This serious case review outlines how outdated views, judgmental attitudes and poor management allowed the young lives of six girls to be ruined by a gang of criminals.
It concludes that not much more was known in 2011 when action was finally taken to save them, than had been known in 2005 when nothing was done.
It says that when the investigation began there were 20 suspected victims and that now more than 370 children have been identified as at risk of exploitation.
What becomes immediately clear reading the review is how well known the girls were well known to the police and social services.
There were frequent meetings, police had 1,561 recorded contacts with the families during this review period and there were 450 reports of “missing” on the 6 children from their distraught parents or from their children's homes.
This is abuse that happened in plain site of the professionals, but no one saw the bigger picture or “joined the dots”.
Even when a 14 year old was admitted to A&E with alcohol poisoning and told the staff of her rape ordeal, signs were not picked up by others who were also hearing and seeing evidence of similar abuse; school nurses, police constables, social workers and drug counselors.
As early as 2005 a police constable recorded that he thought there was a peadophile ring in operation. But no one escalated his concerns either.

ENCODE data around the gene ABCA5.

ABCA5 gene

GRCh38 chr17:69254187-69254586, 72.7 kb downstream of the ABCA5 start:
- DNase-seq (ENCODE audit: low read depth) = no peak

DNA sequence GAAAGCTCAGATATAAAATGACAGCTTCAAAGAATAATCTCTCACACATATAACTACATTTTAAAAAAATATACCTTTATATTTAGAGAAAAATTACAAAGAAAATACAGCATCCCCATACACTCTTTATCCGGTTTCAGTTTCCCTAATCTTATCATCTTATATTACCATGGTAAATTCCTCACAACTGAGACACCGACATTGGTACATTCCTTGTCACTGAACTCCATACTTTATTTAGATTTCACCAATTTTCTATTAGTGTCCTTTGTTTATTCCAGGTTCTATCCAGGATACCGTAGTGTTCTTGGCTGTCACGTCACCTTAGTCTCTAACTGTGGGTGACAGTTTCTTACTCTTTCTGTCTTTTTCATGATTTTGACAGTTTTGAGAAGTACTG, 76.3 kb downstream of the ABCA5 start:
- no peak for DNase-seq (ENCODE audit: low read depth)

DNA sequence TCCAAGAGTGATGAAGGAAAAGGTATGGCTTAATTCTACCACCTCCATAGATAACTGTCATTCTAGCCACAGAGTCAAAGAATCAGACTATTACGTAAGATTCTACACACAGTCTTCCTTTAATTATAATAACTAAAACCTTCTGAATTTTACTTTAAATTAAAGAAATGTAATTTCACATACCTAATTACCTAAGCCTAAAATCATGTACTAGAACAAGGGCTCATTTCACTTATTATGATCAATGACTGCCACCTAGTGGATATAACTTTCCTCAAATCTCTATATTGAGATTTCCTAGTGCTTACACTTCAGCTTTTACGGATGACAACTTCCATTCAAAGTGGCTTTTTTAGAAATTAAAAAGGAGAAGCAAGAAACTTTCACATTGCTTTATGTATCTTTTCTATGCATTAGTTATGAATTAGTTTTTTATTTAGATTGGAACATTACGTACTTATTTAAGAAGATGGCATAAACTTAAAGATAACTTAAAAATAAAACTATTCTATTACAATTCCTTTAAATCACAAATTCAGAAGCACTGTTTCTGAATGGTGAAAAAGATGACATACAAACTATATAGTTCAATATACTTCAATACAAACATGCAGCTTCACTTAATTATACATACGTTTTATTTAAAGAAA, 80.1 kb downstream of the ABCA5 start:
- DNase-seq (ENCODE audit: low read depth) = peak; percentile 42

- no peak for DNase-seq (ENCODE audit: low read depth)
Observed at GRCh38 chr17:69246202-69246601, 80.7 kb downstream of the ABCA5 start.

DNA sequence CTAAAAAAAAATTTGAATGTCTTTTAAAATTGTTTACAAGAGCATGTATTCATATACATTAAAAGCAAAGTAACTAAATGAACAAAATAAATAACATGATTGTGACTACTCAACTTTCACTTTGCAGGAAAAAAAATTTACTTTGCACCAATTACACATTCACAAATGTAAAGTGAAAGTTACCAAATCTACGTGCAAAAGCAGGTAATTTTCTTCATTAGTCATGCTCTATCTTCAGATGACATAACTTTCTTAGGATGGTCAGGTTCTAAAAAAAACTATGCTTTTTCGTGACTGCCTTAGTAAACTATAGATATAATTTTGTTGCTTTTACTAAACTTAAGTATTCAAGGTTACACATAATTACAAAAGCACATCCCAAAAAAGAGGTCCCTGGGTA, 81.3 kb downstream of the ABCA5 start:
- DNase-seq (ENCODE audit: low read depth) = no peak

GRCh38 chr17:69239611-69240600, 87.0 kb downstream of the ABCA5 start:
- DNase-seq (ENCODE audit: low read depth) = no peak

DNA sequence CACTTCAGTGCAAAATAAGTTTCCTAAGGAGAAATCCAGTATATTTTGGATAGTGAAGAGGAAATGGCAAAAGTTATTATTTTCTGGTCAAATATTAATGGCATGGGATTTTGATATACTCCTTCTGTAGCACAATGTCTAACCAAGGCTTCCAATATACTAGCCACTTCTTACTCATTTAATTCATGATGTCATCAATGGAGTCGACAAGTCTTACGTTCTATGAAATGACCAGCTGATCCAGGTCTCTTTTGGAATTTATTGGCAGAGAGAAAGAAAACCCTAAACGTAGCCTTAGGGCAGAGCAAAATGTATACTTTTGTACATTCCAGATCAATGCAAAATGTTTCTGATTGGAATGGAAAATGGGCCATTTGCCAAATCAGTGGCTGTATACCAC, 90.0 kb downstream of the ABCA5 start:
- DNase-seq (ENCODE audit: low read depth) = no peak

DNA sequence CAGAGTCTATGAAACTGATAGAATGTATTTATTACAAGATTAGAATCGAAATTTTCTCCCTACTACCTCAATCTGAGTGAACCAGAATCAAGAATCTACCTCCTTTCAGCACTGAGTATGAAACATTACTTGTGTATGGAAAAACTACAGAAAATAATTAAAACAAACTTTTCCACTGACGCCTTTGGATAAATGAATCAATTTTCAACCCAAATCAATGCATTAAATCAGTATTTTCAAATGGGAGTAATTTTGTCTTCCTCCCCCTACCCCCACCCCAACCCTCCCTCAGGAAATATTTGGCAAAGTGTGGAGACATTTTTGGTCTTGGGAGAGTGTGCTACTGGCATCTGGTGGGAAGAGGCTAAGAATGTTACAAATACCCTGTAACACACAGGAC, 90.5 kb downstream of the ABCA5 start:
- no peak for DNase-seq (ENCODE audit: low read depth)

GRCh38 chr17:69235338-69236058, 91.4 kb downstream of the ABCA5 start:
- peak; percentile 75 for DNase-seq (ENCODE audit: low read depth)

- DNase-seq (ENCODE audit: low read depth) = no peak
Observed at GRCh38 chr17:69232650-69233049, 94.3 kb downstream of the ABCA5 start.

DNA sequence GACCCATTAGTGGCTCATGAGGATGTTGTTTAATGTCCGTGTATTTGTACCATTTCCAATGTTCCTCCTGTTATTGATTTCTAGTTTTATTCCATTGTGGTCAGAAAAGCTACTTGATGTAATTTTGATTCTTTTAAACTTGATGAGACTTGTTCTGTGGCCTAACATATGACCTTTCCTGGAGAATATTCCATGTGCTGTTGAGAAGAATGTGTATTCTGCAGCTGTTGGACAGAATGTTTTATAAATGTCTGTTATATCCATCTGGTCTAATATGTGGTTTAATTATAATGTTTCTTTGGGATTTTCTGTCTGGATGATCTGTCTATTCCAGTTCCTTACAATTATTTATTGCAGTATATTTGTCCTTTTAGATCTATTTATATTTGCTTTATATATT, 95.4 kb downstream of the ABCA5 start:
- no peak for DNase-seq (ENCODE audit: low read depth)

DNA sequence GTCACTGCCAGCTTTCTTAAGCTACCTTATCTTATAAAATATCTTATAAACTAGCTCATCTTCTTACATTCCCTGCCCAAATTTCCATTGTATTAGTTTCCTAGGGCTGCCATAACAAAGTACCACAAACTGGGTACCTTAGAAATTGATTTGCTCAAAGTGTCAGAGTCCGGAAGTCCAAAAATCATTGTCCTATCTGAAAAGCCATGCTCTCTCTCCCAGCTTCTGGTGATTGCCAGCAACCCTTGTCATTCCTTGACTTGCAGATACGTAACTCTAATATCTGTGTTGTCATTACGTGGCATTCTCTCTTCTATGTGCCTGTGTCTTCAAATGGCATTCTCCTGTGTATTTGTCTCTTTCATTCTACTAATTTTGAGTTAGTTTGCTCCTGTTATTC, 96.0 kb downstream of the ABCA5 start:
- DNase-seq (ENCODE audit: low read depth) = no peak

Villains not victims
Again and again the report catalogues how the staff concentrated on judging the abused and not the abusers.
Those who dealt with the girls often referred to them as “willful” and “street wise” and failed to see them as children and victims. One school records refer to one child as “prostituting herself". They were even treated with contempt on occasions and had to endure what the report calls “snide remarks” from staff in care homes.
The harsh judgment of the children also influenced the CPS’s decisions not to pursue one case to court.
Although the gang were all of Pakistani or North African heritage, this report concludes that, unlike the cases of child sex buse in Rotherham, fear of upsetting racial sensitivies played no part.
Here, the failure had more to do with widespread inadequate reporting and practice.
So much so that the leadership teams in the police and the council were not made aware of the problem until late 2010. Oxford’s Children Safeguarding Board was not effective.
Lack of awareness
But running though this catalogue of tragedy is a sense that the staff didn’t know what they were dealing with. There wasn’t sufficient knowledge or confidence about what child sexual exploitation was to make sense of it and help the children.
The report makes recommendations to the Government including the need for more research into the reason why men of Pakistani heritage are involved in this crime.
It also questions why there is so much sexual advice and medical help provided for underage girls, making it harder to protect children from sexual exploitation.
There is no doubt that things have improved in Oxford.
But lessons have been learnt the hard way, lives have been ruined.
This serious case review may help others if it's used to spread best practice around the country - but its too late for the girls who were so badly let down.